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Let us say we have the Heaviside unit step function $\Theta(t-t^\prime)$. I want to calculate its Fourier series $$ \Theta(t-t^\prime)=\frac{1}{T}\sum_{n,m}\Theta_{\omega_n,\omega_m}e^{-i\omega_n t}e^{-i\omega_m t^\prime}\, , $$ where $\omega_n=\frac{2\pi}{T}n$. So (according to my understanding) I have to execute the following integral $$ \Theta_{\omega_p,\omega_l}=\frac{1}{T}\int_0^Tdt\int_0^Tdt^\prime \Theta(t-t^\prime)e^{i\omega_p t}e^{i\omega_l t^\prime}\, . $$ The unit step function affects the integration boundaries, such that $$ \Theta_{\omega_p,\omega_l}=\frac{1}{T}\int_0^Tdt\int_0^tdt^\prime e^{i\omega_p t}e^{i\omega_l t^\prime}\, . $$ I calculated this integral for four different cases of $(p,l)\in \{(0,0),(p,0),(0,l),(p,-p)\}$ because all other cases are $0$. I get the following result $$ \Theta_{\omega_p,\omega_l}=\frac{1}{T}\int_0^Tdt\int_0^tdt^\prime e^{i\omega_p t}e^{i\omega_l t^\prime}= \begin{cases} &\frac{1}{2}\, , \quad &p=l=0\\ &-\frac{i}{\omega_p}\, , &l=0\neq p\\ &\frac{i}{\omega_l}\, , &p=0\neq l\\ &\frac{i}{\omega_p}\, , &p=-l\neq 0\, . \end{cases} $$ And then I plug it into the sum and get the following result $$ \Theta(t-t^\prime)=\frac{1}{2}+\frac{i}{T}\sum_{n\neq 0}\frac{1}{\omega_n}\left(e^{-i\omega_n t^\prime}-e^{-i\omega_n t}+e^{-i\omega_n (t-t^\prime)}\right)\, . $$ However, I am not sure if that is correct because the step function depends on the difference $t-t^\prime$, so I expected that the Fourier coefficients would also only depend on the frequency differences. Is there a flaw in the calculation?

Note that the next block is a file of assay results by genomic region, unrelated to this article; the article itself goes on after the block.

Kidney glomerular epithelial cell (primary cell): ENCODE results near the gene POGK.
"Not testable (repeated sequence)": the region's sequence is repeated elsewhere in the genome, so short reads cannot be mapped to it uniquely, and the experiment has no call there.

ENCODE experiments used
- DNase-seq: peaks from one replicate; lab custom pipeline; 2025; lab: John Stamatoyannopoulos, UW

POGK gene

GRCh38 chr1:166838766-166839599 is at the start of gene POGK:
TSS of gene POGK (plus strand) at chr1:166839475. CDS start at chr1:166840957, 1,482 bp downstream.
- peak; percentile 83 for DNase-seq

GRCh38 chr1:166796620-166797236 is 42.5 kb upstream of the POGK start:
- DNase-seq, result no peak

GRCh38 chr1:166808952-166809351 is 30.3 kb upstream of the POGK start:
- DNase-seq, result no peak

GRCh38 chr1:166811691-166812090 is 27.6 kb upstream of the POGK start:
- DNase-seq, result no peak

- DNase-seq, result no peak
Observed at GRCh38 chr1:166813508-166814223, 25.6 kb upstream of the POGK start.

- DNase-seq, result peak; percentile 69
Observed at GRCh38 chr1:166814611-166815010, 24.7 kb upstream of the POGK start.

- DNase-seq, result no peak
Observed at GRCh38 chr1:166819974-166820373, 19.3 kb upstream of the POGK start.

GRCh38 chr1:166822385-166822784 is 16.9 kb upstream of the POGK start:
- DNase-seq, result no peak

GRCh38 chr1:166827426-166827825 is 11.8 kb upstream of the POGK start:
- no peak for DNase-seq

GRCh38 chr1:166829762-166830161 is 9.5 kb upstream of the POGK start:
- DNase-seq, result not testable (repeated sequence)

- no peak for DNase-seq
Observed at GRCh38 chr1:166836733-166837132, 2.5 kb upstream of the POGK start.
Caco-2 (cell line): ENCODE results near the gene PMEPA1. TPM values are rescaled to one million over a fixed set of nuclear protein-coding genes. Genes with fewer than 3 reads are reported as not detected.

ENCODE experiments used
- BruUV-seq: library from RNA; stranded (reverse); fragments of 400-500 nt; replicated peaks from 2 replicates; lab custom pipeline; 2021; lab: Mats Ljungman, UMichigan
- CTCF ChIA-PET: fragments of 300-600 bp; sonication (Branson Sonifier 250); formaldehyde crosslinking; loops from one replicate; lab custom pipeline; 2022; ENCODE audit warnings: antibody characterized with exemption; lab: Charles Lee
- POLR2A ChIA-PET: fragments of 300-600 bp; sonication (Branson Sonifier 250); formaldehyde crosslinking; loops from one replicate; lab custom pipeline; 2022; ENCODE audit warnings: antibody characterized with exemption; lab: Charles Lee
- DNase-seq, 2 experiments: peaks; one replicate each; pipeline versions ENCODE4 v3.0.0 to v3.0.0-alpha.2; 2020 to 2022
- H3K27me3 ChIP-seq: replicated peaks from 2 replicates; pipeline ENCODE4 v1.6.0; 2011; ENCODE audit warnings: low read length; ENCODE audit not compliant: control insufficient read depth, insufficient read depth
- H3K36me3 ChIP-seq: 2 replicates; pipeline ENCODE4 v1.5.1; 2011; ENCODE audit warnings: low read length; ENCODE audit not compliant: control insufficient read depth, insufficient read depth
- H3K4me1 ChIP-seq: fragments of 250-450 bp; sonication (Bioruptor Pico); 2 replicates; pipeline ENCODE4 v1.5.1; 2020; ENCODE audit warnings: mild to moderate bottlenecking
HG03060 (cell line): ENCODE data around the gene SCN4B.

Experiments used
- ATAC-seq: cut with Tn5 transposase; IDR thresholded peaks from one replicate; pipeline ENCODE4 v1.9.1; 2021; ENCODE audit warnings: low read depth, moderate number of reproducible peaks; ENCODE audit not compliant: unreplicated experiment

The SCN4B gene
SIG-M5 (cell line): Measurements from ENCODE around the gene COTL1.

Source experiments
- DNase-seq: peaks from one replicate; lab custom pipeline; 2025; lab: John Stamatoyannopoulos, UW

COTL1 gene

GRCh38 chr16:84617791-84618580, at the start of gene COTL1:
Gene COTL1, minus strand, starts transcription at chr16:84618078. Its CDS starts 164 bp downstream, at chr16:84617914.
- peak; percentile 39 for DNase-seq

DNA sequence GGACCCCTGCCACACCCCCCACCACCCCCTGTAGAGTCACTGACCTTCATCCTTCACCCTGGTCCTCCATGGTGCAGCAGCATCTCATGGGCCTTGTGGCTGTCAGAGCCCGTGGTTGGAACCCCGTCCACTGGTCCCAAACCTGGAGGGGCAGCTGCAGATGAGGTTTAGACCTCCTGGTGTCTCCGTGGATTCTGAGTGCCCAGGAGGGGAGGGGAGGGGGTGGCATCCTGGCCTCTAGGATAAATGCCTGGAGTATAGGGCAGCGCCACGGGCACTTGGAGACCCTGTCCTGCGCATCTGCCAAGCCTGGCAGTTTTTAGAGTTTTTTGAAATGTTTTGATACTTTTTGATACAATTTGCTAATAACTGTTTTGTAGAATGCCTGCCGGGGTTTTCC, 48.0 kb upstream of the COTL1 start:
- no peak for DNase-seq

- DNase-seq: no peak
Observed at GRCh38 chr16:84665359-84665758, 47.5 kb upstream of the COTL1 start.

The second question is: Since depends on the difference $t-t^\prime$, can one just write the Fourier series in the form of $$ \Theta(t-t^\prime)=\frac{1}{T}\sum_{n,m}\Theta_{\omega_n-\omega_m}e^{-i\omega_n (t-t^\prime)}e^{-i\omega_m (t-t^\prime)}\, , $$ or something similar, where can read out that it only depends on the time difference??

THX

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  • $\begingroup$ It is not a double Fourier series but just a single one. $\endgroup$ – Jon Nov 28 '18 at 15:00
  • $\begingroup$ Ok, so you mean it is $\endgroup$ – mr. curious Nov 28 '18 at 15:56
  • $\begingroup$ $$ \Theta(t-t^\prime)=\frac{1}{\sqrt{T}}\sum_n\Theta_{\omega_n}e^{-i\omega_n(t-t^{prime})} $$? I'm asking because I have two time variables, so I will have to integrate by $t$ and $t^\prime$? $\endgroup$ – mr. curious Nov 28 '18 at 15:57
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    $\begingroup$ The idea is that you just transform $\Theta(t)$ then, you can translate to whatever you want. The point is that, as far as I can say, just the Fourier transform has a meaning. $\Theta$ belongs to a distribution space that is meaningful only under integration sign.Check math.stackexchange.com/questions/73922/…. $\endgroup$ – Jon Nov 28 '18 at 17:17

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